US$400,000 supports HPV vaccine deployment in Vietnam

The United Nations Population Fund (UNFPA) and the US-based pharmaceutical company Merc Sharp & Dohme (MSD) Asia in Vietnam on July 24 signed a technical cooperation agreement aimed at supporting the Vietnamese Ministry of Health to implement a human papillomaviruses (HPV) vaccination programme in Vietnam from 2019-2021.

Experts survey HPV vaccine cold storage at Quang Ninh Disease Control Centre, November 2018. (Photo: Quang Ninh Newspaper)
Experts survey HPV vaccine cold storage at Quang Ninh Disease Control Centre, November 2018. (Photo: Quang Ninh Newspaper)

With a total budget of US$400,000 for the three-year period, the cooperation targets to provide quality evidence to help develop policies and programmes to address the burden of diseases related to HPV and facilitate the expansion of HPV vaccinations in Vietnam in accordance with the priorities of the local health sector.

In addition, it also encourages positive communication and evidence-based advocacy to inspire stakeholders in addressing the burden of HPV-related diseases, including facilitating and supporting the HPV vaccination scale and assisting the construction of a national roadmap for HPV vaccinations in Vietnam.

Astrid Bant, UNFPA Representative in Vietnam, stressed that the signing affirms the efforts of the Health Ministry’s General Department of Preventive Medicine, the National Institute of Hygiene And Epidemiology (NIHE), UNFPA and MSD in implementing the HPV vaccination programme nationwide.

In Vietnam, according to a survey on cervical cancer performed in 2018, there are 12 new cases a day and seven women have died from cervical cancer. The number of deaths is two to three times higher than the fatalities from pregnancy-related complications during pregnancy and childbirth. Globally, the number of cervical cancer deaths is much greater than the number of fatalities from HIV, tuberculosis and malaria combined.

The first HPV vaccine became available in 2006. Research results have demonstrated that HPV vaccinations for girls has a high cost effectiveness in preventing cervical cancer, which have been proved in 156 countries, including Vietnam and 10 other nations in the Southeast Asia.

In Vietnam, NIHE and the non-profit global health organisation PATH successfully implemented a pilot project during 2007-2008 to test HPV distribution strategies. The project results showed that both strategies for providing HPV vaccines at schools and clinics achieved very high coverage (over 96% and 98%, respectively). However, due to lack of resources, the project has not been replicated.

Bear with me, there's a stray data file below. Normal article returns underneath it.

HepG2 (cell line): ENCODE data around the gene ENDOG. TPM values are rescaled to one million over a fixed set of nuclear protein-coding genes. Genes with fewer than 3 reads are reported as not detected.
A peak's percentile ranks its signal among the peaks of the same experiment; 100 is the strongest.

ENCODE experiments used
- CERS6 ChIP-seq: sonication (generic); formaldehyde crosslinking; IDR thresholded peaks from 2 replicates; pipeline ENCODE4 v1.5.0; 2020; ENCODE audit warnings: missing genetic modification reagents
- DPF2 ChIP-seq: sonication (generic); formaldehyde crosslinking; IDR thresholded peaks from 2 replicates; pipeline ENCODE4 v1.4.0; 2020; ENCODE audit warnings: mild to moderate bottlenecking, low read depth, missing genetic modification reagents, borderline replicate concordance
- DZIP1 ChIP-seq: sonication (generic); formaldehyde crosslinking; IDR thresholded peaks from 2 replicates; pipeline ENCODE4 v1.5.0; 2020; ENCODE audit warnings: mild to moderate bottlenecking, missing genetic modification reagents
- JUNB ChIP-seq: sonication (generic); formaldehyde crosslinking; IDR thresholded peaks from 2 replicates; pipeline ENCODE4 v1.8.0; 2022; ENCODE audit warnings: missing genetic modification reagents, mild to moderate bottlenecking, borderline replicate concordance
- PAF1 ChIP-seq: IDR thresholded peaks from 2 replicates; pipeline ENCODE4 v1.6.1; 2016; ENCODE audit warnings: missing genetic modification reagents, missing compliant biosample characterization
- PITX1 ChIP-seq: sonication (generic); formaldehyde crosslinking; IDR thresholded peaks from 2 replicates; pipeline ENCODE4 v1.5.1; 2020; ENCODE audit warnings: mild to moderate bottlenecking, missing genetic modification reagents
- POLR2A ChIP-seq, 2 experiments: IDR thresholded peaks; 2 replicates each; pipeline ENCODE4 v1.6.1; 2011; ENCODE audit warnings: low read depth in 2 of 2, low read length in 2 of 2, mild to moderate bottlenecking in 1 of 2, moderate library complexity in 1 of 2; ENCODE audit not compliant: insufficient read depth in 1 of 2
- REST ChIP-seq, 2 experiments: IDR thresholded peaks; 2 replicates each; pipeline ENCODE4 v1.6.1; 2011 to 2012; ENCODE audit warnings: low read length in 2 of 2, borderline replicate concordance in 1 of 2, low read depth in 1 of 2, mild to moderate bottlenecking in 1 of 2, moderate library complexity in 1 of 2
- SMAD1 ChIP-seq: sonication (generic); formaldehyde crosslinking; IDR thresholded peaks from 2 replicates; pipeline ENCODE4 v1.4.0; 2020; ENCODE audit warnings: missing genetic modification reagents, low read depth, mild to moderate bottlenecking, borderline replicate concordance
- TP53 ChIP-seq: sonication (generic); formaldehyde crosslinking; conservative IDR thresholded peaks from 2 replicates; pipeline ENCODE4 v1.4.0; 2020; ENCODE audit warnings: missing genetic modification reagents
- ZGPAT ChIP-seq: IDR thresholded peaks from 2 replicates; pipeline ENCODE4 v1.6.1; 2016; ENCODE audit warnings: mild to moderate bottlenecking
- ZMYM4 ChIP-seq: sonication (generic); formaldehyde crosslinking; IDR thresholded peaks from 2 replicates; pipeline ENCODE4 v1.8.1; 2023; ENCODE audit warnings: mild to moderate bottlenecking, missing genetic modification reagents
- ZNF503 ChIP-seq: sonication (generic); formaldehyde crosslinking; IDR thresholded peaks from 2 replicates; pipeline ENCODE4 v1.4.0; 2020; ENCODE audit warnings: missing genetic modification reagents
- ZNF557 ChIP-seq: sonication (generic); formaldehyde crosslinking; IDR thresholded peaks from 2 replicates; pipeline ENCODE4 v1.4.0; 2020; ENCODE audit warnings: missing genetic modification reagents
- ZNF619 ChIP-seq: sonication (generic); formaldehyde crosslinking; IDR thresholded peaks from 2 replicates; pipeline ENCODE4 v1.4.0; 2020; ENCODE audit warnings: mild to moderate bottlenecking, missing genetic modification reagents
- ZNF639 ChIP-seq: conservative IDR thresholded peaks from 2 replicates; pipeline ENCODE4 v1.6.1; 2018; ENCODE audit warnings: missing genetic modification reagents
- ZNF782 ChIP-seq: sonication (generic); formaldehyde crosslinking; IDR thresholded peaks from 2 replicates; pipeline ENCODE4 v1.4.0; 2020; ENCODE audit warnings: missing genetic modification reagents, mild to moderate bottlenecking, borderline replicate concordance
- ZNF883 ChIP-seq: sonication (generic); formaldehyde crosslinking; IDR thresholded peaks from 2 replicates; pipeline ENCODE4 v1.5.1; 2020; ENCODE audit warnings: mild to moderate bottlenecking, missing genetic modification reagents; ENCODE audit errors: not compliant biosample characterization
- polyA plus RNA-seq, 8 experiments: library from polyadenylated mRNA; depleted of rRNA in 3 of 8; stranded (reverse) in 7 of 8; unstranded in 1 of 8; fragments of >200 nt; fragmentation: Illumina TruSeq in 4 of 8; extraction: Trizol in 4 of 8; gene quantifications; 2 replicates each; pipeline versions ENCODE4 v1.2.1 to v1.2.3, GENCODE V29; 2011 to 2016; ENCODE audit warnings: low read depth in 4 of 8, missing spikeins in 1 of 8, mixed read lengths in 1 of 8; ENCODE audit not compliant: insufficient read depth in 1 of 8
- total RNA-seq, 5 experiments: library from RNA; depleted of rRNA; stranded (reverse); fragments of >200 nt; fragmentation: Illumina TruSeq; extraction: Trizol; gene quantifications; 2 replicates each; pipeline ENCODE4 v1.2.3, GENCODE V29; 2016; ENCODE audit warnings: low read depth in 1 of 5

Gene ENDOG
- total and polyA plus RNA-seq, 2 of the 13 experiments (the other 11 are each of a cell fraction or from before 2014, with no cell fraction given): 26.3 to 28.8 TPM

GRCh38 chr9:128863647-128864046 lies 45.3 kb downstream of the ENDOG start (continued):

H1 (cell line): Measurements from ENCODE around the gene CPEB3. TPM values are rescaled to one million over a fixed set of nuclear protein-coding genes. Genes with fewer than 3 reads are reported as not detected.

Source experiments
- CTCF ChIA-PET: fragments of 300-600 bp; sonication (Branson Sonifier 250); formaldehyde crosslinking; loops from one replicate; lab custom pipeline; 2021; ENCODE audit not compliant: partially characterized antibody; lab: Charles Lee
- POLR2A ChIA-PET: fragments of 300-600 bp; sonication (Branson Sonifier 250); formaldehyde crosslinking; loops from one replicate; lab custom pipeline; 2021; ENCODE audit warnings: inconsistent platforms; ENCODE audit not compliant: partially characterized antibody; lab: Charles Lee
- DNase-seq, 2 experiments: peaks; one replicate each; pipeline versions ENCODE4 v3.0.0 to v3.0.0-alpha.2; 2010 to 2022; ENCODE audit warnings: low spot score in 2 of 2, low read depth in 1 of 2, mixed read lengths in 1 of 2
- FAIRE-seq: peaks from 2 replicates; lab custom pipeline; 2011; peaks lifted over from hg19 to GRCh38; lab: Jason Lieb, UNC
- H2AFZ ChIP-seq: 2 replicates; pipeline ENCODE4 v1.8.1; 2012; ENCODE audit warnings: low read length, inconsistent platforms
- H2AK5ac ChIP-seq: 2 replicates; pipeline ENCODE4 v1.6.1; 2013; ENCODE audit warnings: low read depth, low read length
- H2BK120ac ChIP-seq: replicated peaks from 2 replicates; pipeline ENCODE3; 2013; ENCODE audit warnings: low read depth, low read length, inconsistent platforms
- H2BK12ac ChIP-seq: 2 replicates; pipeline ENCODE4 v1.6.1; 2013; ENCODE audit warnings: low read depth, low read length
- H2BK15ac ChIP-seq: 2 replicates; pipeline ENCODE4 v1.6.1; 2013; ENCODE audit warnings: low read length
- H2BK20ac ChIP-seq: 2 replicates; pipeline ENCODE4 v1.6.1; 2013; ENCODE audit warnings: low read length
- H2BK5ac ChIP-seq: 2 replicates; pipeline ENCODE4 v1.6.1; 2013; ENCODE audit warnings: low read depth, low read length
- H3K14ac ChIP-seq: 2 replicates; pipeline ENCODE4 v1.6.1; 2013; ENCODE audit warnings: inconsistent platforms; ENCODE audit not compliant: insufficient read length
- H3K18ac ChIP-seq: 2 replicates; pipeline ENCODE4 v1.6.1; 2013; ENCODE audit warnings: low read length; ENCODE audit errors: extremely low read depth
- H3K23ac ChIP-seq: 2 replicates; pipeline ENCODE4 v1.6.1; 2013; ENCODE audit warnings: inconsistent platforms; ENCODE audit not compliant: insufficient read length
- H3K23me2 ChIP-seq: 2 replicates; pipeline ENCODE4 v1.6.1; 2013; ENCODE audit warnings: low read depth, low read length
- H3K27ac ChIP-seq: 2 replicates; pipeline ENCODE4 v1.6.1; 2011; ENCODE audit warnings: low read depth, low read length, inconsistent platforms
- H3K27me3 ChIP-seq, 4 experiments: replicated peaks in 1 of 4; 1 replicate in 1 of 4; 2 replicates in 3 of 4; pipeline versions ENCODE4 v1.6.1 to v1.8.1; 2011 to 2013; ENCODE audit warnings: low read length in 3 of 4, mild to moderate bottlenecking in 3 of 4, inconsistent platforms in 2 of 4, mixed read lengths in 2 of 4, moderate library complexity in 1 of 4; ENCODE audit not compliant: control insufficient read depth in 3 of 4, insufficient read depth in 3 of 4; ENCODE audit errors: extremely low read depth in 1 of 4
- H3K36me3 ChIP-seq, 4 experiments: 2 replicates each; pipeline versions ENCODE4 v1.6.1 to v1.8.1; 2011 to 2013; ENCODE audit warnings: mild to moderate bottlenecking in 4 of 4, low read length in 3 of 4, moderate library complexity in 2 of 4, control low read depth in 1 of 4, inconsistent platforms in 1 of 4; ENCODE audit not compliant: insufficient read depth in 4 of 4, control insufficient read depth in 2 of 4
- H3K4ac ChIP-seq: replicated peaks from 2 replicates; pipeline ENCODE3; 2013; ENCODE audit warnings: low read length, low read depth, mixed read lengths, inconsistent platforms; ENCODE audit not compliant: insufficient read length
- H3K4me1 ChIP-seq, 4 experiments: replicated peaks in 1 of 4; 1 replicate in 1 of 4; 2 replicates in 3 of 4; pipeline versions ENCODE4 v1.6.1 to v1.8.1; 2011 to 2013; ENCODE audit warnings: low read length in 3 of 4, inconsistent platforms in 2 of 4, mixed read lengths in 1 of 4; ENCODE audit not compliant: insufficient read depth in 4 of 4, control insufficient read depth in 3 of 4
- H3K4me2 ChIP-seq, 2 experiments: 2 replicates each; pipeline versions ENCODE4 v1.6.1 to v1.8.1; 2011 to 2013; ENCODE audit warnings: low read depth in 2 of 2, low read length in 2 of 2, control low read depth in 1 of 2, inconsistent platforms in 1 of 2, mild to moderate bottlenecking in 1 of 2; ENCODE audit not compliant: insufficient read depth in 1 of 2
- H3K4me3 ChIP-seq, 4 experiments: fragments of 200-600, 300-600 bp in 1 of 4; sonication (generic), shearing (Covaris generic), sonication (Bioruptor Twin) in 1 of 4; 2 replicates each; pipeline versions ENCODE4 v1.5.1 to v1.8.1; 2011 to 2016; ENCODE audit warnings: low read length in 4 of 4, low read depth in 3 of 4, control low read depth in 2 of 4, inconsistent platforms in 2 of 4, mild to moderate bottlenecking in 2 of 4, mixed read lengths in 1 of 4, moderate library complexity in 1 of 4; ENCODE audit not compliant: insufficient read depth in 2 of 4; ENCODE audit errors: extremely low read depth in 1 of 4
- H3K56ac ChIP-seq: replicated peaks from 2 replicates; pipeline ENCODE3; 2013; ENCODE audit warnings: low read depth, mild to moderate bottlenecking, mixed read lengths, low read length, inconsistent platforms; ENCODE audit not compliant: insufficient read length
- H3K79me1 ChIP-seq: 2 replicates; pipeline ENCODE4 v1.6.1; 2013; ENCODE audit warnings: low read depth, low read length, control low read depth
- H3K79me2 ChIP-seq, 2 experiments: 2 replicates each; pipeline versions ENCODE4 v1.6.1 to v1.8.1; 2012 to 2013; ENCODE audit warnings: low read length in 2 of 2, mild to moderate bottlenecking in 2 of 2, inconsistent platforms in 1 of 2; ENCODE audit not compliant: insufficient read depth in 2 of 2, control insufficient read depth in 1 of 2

In 2015, the Ministry of Health developed a National Action Plan on cervical cancer prevention and control for the 2016-2025 period, laying the orientation and basis for improving access to HPV vaccines. However, coverage of HPV vaccinations in Vietnam is still low.

Astrid Bant said one of the main obstacles in expanding the HPV vaccination programme is the lack of national budget for the programme implementation. The cost of HPV vaccines on the market is still high, ranging from US$45-100 per dose depending on the providers. However, Vietnam still has the opportunity to apply a procurement mechanism to continue buying HPV vaccines at preferential prices – the price that the Global Alliance for Vaccines and Immunisation (GAVI) is offering – US$4.5 per dose from now to 2025. Some provinces and cities have mobilised resources to support this solution.

According to the UN official, along with UNFPA, the General Department of Preventive Medicine and NIHE have been active in communication activities during the vaccine implementation in the five localities of Hanoi, Quang Ninh, Khanh Hoa, Can Tho and Dong Thap in the first phase.

In this initiative, it is proposed to adopt a new financing and procurement mechanism, using provincial budgets after being approved by the provincial People's Councils. The budget will be transferred and aggregated into the Ministry of Health's budget, then will be used by the National Centralised Drug Procurement Centre to procure HPV vaccines in a centralised manner through the United Nations Children's Fund (UNICEF). The MSD support will help speed up the work in the preparation phase so that the HPV vaccines can be implemented in the selected localities by 2021.

Cervical cancer remains a major killer of women. Caused by HPV, cervical cancer claims the lives of more than 300,000 women every year, of which 85% live in developing countries, according to the World Health Organisation. Cervical cancer can be prevented and treated if detected at an early stage and treated effectively. Early prevention and treatment are also highly cost-effective.